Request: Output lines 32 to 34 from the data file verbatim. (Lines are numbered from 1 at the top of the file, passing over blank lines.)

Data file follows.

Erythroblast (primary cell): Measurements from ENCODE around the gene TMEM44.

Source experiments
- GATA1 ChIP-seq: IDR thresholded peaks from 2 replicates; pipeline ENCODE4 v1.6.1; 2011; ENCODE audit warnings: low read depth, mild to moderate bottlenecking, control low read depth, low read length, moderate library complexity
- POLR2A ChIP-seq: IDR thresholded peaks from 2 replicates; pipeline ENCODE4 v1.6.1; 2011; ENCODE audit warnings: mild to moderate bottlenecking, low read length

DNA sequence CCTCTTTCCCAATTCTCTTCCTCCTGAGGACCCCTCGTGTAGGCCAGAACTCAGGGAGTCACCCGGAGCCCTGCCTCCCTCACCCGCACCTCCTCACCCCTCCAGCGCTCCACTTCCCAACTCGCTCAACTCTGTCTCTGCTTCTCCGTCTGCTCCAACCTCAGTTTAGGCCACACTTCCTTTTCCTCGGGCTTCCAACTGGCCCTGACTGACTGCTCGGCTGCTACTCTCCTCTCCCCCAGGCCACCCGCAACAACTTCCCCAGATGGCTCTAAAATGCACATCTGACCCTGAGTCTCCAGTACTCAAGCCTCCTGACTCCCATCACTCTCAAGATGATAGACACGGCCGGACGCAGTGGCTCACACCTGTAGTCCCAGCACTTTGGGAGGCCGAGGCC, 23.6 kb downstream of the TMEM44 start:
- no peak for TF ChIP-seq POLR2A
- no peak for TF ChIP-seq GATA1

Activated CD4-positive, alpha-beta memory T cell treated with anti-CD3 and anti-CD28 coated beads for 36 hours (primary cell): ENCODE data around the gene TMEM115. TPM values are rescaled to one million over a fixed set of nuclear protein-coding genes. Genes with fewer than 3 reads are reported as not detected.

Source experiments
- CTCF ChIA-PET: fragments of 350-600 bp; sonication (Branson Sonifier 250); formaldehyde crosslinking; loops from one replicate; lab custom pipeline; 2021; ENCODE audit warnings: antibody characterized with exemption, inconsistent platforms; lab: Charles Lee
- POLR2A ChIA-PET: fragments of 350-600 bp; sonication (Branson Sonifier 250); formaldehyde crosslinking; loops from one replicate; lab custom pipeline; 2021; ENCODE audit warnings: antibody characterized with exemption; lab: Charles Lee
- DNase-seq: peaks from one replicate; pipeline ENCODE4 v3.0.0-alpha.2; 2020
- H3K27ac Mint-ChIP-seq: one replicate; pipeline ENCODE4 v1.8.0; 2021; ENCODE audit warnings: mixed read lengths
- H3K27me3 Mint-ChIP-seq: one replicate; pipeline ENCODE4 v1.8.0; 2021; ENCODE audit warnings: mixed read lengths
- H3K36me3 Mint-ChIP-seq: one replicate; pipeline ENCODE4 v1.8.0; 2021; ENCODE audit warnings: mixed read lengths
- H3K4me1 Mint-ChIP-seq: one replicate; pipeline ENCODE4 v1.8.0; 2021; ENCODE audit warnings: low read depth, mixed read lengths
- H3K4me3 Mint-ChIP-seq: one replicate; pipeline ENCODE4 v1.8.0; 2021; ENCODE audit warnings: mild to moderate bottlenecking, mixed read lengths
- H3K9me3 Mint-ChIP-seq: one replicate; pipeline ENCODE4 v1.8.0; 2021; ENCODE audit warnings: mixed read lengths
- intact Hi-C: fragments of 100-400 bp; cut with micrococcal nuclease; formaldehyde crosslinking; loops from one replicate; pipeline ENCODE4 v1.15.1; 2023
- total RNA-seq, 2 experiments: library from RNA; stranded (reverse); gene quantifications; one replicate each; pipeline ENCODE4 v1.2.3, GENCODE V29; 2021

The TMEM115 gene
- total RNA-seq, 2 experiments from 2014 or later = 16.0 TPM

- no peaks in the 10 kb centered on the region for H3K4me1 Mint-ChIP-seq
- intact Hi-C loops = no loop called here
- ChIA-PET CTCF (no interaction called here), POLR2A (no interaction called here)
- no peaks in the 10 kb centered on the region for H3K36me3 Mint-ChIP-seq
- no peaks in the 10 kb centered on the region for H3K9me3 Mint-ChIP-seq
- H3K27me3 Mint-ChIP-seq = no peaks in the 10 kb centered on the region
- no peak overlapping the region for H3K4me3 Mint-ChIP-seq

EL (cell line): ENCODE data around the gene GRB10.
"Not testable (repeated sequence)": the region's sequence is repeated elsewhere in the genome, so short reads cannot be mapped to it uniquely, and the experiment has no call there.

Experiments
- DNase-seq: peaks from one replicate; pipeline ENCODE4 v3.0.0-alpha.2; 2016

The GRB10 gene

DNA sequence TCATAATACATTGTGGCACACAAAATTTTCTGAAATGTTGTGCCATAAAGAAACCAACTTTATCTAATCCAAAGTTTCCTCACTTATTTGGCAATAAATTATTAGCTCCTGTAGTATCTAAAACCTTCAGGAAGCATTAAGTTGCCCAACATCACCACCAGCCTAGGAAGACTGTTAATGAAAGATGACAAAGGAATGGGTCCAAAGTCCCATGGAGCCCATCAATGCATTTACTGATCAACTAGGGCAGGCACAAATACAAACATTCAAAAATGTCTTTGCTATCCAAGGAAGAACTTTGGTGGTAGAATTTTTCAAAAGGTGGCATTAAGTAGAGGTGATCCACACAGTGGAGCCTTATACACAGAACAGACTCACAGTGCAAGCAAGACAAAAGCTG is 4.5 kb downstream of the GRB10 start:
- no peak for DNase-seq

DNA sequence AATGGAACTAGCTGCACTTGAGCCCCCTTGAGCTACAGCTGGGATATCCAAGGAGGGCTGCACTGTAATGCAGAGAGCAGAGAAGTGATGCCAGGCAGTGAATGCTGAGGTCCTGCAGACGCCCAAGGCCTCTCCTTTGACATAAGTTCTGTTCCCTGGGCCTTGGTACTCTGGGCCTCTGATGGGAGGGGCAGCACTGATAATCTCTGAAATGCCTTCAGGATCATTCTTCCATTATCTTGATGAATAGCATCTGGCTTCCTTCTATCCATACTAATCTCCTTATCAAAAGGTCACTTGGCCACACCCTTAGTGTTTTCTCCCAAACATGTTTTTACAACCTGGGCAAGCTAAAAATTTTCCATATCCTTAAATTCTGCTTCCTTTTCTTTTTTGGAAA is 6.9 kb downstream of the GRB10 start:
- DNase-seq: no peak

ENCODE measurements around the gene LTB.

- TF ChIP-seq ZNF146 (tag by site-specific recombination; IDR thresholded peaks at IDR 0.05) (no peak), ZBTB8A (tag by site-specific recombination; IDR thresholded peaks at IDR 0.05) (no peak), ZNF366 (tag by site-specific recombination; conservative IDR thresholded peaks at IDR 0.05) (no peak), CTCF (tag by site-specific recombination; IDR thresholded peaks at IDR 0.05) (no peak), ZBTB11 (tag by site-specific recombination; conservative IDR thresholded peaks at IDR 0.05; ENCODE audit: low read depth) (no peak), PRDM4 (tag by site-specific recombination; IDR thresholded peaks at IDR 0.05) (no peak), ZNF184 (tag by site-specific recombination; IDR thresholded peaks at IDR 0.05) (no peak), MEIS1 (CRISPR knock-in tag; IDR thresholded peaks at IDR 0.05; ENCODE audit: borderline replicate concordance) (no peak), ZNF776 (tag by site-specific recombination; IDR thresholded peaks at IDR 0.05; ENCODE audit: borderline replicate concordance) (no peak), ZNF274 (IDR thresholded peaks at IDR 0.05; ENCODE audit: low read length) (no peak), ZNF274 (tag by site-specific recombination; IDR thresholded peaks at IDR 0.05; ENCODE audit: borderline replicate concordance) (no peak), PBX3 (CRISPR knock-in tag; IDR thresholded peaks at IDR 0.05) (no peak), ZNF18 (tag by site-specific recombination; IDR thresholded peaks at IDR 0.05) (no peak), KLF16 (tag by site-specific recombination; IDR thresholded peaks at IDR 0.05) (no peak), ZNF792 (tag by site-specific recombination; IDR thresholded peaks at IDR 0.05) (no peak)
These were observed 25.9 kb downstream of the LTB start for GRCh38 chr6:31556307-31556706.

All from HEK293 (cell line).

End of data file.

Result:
Experiments
- DNase-seq: peaks from one replicate; pipeline ENCODE4 v3.0.0-alpha.2; 2016

The GRB10 gene